NEW YORK—In a sign that could threaten recovery efforts of the real estate market, about 23 percent of all U.S. mortgage-borrowers owe more than the value of their properties, a Tuesday report found.
Almost 10.7 million U.S. mortgages are “underwater”—owing more on a mortgage than the value of the home—in the third quarter, according to a report by First American CoreLogic, a real estate research company. An additional 2.3 million mortgage borrowers are within 5 percent of having negative equity.
The report found negative equity to be especially severe in five hardest-hit U.S. states—Nevada (65 percent), Arizona (48 percent), Florida (45 percent), Michigan (37 percent), and California (35 percent). Property values in those states have declined precipitously since the housing bust.
The data is bad news for lenders and borrowers, as default and foreclosure rates are higher for homes currently “underwater.” Such homes are also likely to be abandoned, or turned over voluntarily to the bank if the homeowner decides that property values would never climb as high as the mortgage owed.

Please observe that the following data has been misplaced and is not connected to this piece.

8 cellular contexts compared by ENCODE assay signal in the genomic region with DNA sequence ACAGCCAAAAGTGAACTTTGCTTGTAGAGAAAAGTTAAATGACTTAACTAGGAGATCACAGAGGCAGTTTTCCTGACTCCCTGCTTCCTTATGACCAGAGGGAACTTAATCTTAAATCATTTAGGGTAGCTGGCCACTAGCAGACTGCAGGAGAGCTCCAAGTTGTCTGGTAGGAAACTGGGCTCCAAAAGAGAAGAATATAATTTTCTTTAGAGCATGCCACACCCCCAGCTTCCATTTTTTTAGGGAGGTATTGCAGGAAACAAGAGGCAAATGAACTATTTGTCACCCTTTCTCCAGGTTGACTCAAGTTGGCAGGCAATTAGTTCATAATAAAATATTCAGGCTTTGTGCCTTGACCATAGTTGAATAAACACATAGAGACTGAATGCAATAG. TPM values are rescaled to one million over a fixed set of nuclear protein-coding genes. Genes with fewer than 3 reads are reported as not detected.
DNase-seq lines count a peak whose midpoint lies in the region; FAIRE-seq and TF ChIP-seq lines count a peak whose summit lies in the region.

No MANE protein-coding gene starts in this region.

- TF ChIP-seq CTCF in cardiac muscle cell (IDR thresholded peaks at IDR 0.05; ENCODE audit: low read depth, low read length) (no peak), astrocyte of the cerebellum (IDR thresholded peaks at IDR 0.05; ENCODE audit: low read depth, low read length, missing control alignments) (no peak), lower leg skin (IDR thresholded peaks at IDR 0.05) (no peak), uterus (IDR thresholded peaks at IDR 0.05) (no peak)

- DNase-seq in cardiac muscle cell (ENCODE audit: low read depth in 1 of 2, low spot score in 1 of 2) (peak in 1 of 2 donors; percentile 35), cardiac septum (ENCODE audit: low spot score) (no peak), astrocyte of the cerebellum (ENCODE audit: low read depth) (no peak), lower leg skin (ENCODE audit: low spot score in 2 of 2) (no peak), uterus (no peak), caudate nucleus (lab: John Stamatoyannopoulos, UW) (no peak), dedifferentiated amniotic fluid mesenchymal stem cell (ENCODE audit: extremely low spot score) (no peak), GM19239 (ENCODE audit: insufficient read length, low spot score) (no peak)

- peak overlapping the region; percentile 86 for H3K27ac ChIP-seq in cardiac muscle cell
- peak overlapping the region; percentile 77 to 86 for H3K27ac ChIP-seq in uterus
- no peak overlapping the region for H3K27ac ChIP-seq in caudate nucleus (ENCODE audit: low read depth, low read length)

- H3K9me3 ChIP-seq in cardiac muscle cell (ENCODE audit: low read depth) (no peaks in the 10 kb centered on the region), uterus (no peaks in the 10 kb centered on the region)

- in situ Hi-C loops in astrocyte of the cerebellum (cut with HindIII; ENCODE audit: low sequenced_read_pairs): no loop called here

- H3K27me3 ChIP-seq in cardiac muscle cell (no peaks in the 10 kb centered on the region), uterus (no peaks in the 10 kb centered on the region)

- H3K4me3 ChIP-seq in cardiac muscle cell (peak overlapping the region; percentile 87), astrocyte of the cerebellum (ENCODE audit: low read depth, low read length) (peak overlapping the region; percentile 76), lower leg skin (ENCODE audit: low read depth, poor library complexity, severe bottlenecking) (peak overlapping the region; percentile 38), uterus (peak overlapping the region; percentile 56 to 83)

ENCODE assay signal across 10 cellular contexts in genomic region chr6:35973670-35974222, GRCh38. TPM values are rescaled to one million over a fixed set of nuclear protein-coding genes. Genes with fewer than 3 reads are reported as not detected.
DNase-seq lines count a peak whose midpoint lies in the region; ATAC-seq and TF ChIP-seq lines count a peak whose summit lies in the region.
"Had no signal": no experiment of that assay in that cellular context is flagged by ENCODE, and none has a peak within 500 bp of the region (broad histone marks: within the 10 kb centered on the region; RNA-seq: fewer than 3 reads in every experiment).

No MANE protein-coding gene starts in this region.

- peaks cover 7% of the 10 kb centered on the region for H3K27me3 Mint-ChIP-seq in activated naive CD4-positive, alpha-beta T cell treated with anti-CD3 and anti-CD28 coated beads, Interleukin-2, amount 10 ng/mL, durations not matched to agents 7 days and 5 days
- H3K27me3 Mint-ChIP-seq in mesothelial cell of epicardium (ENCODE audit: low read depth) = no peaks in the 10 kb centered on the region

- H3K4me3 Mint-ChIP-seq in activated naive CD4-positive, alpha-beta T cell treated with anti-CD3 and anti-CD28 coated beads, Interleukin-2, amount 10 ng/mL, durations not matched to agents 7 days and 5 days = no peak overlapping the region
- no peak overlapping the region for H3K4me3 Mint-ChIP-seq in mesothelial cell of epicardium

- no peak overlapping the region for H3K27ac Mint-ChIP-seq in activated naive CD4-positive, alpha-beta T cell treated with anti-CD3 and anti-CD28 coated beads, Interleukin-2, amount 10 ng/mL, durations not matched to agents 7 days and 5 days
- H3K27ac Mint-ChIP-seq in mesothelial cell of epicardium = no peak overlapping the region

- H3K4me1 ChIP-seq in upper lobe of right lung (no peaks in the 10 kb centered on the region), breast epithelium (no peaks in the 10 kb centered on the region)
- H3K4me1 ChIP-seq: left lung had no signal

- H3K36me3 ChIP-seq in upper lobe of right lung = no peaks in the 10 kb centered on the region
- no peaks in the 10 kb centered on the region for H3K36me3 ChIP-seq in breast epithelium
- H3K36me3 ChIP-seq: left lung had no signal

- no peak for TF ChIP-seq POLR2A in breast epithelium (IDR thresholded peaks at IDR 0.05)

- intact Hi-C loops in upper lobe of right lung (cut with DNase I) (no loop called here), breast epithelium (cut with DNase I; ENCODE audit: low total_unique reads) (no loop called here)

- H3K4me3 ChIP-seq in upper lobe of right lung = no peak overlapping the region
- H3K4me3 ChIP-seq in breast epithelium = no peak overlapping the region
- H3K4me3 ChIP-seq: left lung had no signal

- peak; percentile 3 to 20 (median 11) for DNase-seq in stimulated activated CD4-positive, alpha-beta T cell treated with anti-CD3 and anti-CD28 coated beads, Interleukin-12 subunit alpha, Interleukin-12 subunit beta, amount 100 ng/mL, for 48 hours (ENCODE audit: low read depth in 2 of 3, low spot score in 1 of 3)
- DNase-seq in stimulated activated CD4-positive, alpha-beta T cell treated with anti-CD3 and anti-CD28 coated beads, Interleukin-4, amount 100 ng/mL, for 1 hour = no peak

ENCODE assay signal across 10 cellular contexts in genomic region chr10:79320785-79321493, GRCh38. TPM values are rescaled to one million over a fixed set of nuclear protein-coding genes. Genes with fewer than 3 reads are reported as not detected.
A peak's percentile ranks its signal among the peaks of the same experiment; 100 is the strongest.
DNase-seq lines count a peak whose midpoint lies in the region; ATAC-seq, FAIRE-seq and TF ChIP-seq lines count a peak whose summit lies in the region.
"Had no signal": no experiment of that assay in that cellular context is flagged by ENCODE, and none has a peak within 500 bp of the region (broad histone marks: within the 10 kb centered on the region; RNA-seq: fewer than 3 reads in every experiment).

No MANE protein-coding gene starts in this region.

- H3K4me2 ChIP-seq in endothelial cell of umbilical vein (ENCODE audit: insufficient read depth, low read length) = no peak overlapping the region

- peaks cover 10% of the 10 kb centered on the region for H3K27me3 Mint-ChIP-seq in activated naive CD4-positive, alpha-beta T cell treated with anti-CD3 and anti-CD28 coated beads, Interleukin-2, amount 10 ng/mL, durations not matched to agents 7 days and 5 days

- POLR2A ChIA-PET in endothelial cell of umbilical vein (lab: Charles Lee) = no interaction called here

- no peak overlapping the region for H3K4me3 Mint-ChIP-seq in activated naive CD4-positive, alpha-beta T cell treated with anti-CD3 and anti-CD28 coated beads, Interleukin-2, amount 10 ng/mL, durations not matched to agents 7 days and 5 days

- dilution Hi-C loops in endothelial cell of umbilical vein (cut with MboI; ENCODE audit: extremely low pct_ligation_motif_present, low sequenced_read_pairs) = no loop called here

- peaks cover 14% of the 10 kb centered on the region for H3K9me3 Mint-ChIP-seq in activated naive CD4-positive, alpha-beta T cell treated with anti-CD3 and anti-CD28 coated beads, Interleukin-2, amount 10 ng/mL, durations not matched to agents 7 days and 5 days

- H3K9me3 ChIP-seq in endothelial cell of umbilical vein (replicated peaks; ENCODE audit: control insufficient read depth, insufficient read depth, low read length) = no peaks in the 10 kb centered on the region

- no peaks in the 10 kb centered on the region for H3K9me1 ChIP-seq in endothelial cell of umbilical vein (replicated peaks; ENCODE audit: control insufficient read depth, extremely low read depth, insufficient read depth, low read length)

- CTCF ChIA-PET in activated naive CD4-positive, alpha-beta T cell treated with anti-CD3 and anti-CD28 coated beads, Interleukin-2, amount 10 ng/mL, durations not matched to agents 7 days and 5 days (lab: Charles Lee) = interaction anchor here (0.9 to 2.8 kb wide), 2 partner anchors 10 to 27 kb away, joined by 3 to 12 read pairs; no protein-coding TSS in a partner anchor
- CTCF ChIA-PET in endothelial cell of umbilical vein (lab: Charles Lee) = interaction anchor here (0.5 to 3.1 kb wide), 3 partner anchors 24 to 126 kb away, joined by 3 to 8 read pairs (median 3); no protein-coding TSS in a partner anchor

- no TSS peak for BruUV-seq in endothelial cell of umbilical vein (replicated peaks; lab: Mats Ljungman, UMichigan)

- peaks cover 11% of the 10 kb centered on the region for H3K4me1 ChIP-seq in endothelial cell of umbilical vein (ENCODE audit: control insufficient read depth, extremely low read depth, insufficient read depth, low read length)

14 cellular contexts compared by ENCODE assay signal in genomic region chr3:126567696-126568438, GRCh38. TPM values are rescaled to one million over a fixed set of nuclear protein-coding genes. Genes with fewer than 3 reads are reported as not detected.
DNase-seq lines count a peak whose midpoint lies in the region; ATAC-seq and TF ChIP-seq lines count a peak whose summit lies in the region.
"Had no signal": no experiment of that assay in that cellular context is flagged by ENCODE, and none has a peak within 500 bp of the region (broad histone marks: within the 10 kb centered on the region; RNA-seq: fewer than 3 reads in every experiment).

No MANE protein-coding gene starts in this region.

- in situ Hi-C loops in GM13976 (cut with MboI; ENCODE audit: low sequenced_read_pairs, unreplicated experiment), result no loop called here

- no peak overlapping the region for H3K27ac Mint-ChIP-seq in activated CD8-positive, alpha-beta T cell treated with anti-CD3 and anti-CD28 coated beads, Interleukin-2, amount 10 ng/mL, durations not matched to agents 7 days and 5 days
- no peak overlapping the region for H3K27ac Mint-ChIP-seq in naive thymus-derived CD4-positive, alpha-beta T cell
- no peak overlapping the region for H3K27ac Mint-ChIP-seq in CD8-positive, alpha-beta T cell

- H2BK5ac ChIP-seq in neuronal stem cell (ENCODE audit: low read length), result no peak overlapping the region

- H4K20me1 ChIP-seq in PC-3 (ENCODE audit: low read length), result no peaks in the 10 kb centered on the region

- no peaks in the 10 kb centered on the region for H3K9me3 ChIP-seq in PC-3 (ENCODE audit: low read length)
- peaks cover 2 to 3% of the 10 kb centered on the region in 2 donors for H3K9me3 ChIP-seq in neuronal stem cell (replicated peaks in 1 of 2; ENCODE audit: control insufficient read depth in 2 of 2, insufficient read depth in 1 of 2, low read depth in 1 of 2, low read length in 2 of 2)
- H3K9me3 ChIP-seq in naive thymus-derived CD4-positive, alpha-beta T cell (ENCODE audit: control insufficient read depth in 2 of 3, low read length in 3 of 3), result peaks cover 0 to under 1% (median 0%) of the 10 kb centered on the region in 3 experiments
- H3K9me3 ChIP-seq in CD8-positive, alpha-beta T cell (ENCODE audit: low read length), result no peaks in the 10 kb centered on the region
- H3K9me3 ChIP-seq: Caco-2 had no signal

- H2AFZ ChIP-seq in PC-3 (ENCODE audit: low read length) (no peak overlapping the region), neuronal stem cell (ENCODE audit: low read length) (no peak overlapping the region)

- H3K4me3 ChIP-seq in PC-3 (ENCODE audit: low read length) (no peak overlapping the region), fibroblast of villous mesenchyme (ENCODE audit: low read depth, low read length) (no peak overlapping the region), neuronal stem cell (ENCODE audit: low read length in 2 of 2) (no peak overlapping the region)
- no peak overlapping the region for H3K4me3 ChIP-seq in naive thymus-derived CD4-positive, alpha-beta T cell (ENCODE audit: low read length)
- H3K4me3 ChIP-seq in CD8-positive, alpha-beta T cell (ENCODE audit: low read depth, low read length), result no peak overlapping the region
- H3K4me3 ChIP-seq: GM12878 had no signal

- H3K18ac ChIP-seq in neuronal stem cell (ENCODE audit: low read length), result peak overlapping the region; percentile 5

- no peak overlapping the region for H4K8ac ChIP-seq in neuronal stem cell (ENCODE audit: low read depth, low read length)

Home Prices Climb
The closely watched S&P/Case-Shiller Home Price Index found that real estate values gained 3.1 percent nationwide during the third quarter, the second quarter in a row that prices rose.
That’s still almost 9 percent below the same reading a year earlier, the report found. The worst-performing city on the index was Las Vegas, Nevada, where housing prices have dropped for 37 months in a row.